All posts filed under: personal

Six weeks since Mum died: letting go and setting free

No one really wants to organise a funeral celebration. No one wants to go to one. And of course, none of us are ready for it to be our own. But when it IS my turn, I’m having a Humanist one, which is what I created for Mum’s send off last month. She wasn’t religious, and the rest of the family certainly isn’t; a church service would be an uncomfortable nightmare for everyone… so I decided a quiet beach in Wales would be perfect. But I’m in Australia, my brother and children in Norway, various family friends around the UK, Canada, and USA: thank goodness for Zoom! By luck (or divine intervention?), the first celebrant I emailed to ask if she was free in 3 weeks to conduct an international online ashes scattering ceremony said yes. As I sat with the reality of needing to organise this farewell, despite my tiredness and grief, I gave thanks for being exposed to ‘unusual’ send offs and life celebrations where I live in Northern NSW, such as same …

Losing my Mum to dementia at 85: the terribly sad yet sweet relief

The 2nd last time I saw her, it was her birthday July 4th, & I video called. She was in a Home in Wales, and I’m here in Australia, where I’ve lived for 35 years. Mum was kinda asleep, though it was 11am, but muttering to herself. The staff held the phone, and tickled her chin to wake her, but no success. I kept wishing her Happy Birthday, singing that damn song, but she only stirred and seemed to smile when I teased her for being so old now. It was a sad experience. Then 2 days later the Home Manager emailed to ask me to call her. “I’m sorry to say this over the phone, but I think your Mum is coming to the end of her life- we’ve seen this before- she’s stopped eating and drinking, and won’t open her mouth.” Oh Mum! Our adult relationship hadn’t been easy– I was a rebellious teenager, then emigrated to Australia when I was 20, so rarely saw her over the years before Skype and mobile …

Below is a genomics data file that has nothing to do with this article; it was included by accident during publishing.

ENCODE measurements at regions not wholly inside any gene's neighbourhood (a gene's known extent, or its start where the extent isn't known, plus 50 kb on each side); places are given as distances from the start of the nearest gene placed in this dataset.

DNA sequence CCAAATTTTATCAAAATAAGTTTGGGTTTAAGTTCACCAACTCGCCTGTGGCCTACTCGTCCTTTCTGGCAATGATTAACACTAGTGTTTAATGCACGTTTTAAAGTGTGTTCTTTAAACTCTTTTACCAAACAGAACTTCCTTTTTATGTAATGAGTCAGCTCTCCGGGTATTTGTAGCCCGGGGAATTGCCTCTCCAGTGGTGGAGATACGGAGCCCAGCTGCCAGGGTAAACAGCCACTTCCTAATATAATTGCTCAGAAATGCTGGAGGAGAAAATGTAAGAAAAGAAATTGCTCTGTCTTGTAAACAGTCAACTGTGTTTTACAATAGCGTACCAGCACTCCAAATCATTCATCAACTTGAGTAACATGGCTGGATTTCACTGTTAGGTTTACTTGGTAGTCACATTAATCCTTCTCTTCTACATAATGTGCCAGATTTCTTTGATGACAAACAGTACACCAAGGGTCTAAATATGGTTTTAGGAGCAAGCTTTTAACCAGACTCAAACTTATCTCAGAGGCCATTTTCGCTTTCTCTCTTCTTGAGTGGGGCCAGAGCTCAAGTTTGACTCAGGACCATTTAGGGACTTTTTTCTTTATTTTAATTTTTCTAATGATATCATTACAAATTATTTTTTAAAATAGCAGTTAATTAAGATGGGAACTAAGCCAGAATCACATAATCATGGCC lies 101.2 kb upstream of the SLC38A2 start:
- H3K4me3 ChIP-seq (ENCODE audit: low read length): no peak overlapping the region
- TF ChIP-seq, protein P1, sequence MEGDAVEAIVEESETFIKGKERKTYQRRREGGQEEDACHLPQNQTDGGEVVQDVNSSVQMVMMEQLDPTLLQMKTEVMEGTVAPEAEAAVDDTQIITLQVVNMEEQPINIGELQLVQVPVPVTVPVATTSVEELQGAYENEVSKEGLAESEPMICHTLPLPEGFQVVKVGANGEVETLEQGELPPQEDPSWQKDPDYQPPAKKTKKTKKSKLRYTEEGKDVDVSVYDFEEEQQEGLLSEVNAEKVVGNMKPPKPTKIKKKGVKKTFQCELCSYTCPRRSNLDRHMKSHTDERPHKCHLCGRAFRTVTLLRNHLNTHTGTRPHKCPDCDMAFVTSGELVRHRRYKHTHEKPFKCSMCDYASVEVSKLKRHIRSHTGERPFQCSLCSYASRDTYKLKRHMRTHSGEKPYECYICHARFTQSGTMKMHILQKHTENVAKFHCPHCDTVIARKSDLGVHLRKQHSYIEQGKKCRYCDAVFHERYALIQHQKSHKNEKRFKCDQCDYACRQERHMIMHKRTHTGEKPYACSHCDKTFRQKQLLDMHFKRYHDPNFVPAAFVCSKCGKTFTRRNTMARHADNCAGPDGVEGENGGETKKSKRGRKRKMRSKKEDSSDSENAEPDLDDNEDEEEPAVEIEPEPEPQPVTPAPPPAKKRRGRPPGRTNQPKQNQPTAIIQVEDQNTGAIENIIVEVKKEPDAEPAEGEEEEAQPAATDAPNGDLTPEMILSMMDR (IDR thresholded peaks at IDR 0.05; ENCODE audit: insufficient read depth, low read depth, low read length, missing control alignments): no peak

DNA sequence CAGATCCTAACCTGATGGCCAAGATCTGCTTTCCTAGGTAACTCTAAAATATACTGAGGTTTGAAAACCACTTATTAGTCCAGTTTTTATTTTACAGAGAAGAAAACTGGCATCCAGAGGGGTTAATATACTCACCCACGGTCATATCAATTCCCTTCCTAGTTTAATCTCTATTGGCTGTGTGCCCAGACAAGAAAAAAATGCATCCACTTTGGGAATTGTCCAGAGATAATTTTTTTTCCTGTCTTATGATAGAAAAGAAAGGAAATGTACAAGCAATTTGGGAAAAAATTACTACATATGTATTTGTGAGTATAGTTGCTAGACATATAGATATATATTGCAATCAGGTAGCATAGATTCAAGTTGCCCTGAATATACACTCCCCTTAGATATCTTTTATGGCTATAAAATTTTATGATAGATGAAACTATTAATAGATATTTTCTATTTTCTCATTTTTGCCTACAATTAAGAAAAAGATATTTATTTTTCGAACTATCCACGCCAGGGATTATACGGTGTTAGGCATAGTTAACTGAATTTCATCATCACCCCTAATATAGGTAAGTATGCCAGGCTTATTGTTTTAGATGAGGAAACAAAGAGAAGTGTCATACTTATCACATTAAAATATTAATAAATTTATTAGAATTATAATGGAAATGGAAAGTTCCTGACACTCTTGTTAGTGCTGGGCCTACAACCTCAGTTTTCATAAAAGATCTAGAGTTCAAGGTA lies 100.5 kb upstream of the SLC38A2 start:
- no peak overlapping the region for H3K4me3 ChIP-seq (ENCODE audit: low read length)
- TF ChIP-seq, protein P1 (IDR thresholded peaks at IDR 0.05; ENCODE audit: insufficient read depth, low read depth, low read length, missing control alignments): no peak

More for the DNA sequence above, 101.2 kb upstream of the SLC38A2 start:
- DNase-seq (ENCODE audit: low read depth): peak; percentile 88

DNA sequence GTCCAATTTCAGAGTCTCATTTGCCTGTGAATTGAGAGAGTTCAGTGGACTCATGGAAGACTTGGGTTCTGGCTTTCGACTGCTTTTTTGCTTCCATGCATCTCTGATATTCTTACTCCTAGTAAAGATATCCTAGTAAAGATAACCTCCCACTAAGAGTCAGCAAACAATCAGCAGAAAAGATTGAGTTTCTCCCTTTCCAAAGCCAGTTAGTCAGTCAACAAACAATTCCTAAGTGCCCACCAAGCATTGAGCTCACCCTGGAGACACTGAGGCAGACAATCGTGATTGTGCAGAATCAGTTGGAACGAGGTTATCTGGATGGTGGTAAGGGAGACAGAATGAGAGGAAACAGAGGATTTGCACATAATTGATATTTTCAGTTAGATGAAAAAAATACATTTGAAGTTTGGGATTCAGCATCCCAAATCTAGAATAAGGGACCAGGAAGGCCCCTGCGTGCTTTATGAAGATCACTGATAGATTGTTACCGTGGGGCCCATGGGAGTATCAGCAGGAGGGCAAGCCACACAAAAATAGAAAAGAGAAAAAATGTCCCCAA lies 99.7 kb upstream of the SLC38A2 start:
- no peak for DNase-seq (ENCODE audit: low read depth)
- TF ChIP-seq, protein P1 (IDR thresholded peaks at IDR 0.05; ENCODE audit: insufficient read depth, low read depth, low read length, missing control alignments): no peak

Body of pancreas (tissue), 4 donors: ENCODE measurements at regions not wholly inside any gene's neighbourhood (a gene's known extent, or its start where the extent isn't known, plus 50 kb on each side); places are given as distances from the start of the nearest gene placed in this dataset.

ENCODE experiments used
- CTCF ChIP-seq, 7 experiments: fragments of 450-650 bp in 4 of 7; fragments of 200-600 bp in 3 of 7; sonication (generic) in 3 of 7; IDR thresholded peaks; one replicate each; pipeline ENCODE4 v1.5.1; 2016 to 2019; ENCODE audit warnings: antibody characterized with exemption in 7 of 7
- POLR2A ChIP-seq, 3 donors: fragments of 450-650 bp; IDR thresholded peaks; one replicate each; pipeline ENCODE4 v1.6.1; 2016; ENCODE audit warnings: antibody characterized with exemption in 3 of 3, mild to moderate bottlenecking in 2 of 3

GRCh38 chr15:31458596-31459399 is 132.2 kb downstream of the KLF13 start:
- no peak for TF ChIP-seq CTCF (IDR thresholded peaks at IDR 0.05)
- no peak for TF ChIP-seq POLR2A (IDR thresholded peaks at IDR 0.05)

Why my obsession with this spoon is re-wiring my brain

Hi Everyone, from cool Autumn days in Australia that make it worth putting up with the dreadful heat of summer. How are you all? I keep finding myself sitting on my deck, surrounded by the rainforest, staring at this spoon. Not just staring: stroking, smelling, turning and touching. Is it a magic spoon you ask? Well yes, in some ways it is. Because I carved it, from White Beech. OK, so for some of you ‘handy/crafty’ folks, this may not seem like a big deal. Or for those of you who know that spoon-carving is a bit of a ‘hipster’ fad at the moment, perhaps you’re rolling your eyes? But I don’t care. Because I’m the girl who hated sewing at school; who wasn’t allowed to do woodwork classes (because of being a girl), and who has spent 5 decades baulking at using tools/drills/saws because of an assumed ‘hopelessness’ with them. How did this change happen? It was my darling cousin’s idea: “Try this workshop with me G, it will be fun, and a bonding …